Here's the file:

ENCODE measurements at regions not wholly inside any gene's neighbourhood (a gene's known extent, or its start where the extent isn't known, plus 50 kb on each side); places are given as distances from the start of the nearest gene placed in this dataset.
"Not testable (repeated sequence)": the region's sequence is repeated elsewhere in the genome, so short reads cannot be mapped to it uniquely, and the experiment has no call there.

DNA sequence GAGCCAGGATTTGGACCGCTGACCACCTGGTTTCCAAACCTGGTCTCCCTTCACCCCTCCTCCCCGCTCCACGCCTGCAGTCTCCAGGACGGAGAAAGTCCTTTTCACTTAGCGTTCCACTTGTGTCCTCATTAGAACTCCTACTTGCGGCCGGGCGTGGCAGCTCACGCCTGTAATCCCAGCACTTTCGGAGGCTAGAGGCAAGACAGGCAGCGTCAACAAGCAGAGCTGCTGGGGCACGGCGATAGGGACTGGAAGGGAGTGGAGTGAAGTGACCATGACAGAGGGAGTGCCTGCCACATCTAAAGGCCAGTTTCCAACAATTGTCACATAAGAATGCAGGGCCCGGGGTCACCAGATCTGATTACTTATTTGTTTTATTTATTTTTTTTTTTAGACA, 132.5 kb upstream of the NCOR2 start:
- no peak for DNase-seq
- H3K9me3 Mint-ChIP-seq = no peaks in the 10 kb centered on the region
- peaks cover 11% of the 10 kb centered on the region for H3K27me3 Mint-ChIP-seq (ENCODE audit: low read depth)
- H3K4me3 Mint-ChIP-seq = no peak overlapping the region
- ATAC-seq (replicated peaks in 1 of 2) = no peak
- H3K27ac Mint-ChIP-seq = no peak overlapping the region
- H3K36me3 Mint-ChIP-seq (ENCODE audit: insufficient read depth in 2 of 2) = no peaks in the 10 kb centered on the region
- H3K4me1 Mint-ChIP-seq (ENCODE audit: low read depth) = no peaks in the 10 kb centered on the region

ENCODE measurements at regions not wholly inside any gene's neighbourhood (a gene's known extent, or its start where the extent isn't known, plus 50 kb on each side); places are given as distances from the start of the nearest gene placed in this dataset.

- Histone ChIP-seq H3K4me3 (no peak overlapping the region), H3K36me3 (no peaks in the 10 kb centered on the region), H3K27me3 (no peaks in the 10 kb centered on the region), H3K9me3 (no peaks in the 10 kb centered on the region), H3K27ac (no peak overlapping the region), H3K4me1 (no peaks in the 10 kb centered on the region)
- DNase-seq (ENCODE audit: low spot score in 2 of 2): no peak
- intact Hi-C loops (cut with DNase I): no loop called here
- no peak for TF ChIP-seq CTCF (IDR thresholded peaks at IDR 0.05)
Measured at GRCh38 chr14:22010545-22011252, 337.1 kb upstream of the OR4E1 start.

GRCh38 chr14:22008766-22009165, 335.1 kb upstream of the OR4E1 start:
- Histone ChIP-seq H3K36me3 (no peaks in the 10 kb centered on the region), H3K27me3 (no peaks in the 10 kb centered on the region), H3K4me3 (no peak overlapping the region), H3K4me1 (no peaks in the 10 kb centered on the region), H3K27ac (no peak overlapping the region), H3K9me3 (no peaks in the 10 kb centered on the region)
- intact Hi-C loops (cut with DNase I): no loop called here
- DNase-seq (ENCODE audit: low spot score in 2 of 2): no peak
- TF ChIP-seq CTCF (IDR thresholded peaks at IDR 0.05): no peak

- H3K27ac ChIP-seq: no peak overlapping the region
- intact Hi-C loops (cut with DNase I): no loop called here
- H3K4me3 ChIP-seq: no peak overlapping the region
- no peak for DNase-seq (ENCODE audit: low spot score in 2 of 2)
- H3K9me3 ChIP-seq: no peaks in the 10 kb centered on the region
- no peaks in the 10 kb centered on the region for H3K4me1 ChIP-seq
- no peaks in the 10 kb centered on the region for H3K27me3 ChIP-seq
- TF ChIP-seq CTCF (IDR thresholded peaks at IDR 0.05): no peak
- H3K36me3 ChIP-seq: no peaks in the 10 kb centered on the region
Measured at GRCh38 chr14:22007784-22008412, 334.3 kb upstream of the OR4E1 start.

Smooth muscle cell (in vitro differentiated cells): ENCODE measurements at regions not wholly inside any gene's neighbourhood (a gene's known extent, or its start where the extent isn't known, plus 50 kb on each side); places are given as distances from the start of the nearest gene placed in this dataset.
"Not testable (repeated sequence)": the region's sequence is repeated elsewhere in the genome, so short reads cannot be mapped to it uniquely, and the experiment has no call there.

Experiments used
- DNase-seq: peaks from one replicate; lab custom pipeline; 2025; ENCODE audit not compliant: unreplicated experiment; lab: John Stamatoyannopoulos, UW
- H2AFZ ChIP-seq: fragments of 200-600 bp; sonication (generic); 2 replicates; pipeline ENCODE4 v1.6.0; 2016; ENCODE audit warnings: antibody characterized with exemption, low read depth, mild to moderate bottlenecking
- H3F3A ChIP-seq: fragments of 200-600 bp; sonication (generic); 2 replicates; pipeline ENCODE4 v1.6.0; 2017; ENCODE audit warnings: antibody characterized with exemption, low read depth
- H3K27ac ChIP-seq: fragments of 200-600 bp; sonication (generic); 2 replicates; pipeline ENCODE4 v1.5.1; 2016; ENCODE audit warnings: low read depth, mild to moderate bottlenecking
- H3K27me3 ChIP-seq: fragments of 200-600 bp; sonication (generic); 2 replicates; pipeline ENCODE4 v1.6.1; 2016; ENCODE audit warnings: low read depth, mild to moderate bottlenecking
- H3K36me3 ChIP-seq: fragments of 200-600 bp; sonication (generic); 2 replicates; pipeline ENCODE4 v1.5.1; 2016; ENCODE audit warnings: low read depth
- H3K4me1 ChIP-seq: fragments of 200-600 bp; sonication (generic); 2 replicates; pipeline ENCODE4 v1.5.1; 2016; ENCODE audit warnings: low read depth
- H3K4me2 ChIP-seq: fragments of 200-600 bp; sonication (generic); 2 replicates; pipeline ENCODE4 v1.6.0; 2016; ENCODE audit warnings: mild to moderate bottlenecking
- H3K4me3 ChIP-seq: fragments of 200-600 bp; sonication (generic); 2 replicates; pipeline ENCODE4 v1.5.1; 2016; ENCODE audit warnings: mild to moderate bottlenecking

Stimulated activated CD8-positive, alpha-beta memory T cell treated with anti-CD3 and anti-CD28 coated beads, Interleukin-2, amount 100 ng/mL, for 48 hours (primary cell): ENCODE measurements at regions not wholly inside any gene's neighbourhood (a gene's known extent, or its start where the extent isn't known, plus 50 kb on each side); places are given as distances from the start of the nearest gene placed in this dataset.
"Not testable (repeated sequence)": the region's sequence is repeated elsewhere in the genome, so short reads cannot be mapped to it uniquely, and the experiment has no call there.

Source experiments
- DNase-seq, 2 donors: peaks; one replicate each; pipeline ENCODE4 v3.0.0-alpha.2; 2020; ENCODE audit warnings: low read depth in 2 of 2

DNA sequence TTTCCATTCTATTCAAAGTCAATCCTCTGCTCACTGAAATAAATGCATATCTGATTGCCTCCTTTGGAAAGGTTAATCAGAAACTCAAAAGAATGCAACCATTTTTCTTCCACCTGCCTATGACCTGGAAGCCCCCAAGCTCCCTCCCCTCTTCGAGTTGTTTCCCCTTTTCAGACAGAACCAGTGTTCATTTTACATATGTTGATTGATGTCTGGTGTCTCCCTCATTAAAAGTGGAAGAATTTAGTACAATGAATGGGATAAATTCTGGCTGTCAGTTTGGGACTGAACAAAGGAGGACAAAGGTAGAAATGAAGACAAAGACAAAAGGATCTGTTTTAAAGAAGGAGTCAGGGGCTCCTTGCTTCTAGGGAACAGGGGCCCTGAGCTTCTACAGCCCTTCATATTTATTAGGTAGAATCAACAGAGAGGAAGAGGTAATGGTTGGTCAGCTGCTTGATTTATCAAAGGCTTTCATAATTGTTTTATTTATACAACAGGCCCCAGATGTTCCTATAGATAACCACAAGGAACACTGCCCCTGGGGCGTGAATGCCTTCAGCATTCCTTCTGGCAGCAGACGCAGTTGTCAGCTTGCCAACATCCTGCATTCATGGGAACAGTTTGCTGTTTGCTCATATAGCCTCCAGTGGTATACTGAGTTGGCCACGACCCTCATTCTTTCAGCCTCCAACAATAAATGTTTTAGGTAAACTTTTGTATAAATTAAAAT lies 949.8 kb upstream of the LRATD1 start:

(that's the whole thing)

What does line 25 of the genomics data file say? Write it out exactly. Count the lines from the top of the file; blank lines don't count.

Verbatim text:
- H3K4me3 ChIP-seq: no peak overlapping the region